Extra-care housing service launches heritage project to document Ellesmere Port’s working-class history

Tenants of two extra care services in Ellesmere Port are uncovering the rich history of the town in a project that will culminate in an exhibition featuring the untold stories of its working class residents.

The Port Histories Project has been created by the national health and social care charity Making Space, in collaboration with local historian Judith Beastall. The project is being funded by Historic England’s Everyday Heritage grant programme, celebrating working class histories.

Tenants of Making Space’s extra care services Hollymere and Hartley Place, all of whom are aged over 55, are working with Judith to choose the themes to explore. Together, the project team are taking part in local history workshops, exploring memories with guided trips around the town, and collecting images.

The 12-month project is integral to Making Space’s commitment to build relationships within the communities it serves. It will culminate in an exhibition curated by tenants, many of whom live with dementia and other mental health issues. The exhibition will document the cultural heritage of the town, with personal stories and previously unseen images.

Rachel Horton is the Making Space service manager for both Hollymere and Hartley Place. 

She said, “The Port Histories project is a wonderful example of how the quality care we provide is as unique as the people we support. By exploring and documenting the history of the town through our stories, we can help to connect people, tackle loneliness and isolation, and promote mental and physical wellbeing.

“Tenants are shaping the project from the outset, which is incredibly important to us as a social care charity. We are committed to ensuring the people who use our services are closely involved in co-producing every aspect of the care we deliver, and thanks to the Everyday Heritage programme we’re able to involve the whole town in this exciting project.

“This includes working with Judith and local community groups to explore their lived experiences of growing up or working in Ellesmere Port, including their childhood, housing, holidays and work. Tenants will also be heavily involved in designing the final exhibition.”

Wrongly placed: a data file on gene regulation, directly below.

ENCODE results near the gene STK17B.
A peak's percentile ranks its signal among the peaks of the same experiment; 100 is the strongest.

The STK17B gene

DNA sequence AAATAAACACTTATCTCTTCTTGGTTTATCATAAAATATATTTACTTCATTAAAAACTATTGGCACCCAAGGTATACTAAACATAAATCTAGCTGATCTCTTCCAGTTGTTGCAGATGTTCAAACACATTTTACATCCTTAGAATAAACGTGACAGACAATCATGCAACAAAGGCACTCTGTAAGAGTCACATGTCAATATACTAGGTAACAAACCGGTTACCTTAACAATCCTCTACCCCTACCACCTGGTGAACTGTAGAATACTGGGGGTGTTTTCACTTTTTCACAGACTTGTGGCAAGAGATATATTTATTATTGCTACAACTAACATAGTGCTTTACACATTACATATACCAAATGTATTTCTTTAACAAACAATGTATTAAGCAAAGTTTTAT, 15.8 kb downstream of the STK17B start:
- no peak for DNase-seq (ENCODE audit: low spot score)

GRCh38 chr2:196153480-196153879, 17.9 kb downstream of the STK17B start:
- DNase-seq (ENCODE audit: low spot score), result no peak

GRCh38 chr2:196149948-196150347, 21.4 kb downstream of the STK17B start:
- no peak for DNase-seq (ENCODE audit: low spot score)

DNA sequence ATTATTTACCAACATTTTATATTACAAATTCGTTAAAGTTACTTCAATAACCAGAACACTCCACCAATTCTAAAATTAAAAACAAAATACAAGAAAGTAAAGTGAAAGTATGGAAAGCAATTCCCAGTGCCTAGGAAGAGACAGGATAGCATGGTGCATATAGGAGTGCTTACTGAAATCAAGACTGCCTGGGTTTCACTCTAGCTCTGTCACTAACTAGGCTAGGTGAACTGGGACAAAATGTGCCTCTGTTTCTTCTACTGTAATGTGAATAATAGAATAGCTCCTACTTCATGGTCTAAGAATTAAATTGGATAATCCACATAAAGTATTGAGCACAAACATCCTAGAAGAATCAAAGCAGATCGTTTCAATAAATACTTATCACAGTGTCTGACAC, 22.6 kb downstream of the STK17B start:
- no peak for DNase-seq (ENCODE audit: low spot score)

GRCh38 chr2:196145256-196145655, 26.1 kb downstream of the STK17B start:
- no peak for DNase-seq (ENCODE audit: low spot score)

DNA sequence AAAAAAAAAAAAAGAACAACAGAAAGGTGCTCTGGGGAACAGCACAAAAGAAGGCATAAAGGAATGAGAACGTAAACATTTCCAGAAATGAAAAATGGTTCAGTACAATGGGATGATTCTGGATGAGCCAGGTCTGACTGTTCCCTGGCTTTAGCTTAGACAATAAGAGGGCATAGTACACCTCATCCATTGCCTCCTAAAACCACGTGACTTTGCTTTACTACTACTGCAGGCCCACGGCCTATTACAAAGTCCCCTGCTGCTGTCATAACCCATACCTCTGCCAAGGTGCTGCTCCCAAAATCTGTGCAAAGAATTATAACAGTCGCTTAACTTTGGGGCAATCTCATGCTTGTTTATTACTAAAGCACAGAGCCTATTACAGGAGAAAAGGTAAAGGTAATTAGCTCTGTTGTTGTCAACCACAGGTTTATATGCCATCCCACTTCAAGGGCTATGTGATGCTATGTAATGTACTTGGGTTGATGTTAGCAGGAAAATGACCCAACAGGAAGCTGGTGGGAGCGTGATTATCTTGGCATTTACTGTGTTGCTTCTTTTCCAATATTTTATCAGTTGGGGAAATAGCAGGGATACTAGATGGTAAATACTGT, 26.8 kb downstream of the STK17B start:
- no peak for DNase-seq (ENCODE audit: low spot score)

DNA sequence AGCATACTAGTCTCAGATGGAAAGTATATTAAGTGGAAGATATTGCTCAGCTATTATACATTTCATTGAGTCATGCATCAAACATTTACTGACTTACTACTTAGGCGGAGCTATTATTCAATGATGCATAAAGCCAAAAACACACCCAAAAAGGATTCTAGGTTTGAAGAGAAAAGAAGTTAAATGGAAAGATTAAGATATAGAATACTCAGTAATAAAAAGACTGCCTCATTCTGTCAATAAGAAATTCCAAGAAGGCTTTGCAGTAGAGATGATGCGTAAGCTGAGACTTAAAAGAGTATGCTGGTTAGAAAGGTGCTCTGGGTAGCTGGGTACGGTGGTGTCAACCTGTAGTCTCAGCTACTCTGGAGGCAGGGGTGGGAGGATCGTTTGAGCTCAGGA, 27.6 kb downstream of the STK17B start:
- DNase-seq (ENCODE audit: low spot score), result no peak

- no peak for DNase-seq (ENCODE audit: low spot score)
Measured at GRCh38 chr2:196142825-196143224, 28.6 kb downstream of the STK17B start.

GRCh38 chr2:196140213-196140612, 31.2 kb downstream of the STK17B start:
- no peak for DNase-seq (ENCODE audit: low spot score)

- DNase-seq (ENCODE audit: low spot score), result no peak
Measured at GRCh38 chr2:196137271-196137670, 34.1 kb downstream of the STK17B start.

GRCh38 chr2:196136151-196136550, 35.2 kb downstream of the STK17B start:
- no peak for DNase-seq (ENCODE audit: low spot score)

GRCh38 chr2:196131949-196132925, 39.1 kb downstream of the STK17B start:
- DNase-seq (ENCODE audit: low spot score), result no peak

Val, a tenant at Hollymere, has contributed part of her personal collection of photographs to the project. 

She said, “I have a lot of photographs from previous generations and it’s been great to look back at all the fashions and to show people how things were back then. They’re not just photographs – each one has a story behind it.

“I like the fact that people are showing an interest in the history of Ellesmere Port, as well as who we are here at Hollymere and Hartley Place. I’m excited to see our displays in the exhibition and for local people to get involved with our history.”

Historian Judith has been researching and writing about the history of Ellesmere Port for over 30 years. 

She said, “Ellesmere Port can be considered to be fairly unique as we know its exact date of birth, which is 1 July 1795. The first residents in the town almost all came to work on the canal. It will be interesting to see if anyone is descended from one of the first families to arrive in the town, or whether they came later as other industries – such as Vauxhall’s, Mersey Iron Works, Bowaters, Shell and many others – arrived.”

Making Space fundraising manager Bob Towers was instrumental in securing the grant for the project. 

He said, ‘Ellesmere Port has a fascinating history from the growth of its canals, the oil refinery, ironworks and the Vauxhall car plant. Historic England is sincere in its aim to celebrate the people and places at the heart of our history.

“We are one of only 56 organisations nationally awarded a grant under the Everyday Heritage programme and it gives us a fantastic way for our tenants to use their lived experiences to create both the project and the exhibition. As an organisation, we emphasise doing things with people rather than for them. We value the skills, knowledge and experience of every individual and the Port Histories project is just one of the many ways we’re able to deliver on this commitment.”

The final exhibition will be held in early 2025.


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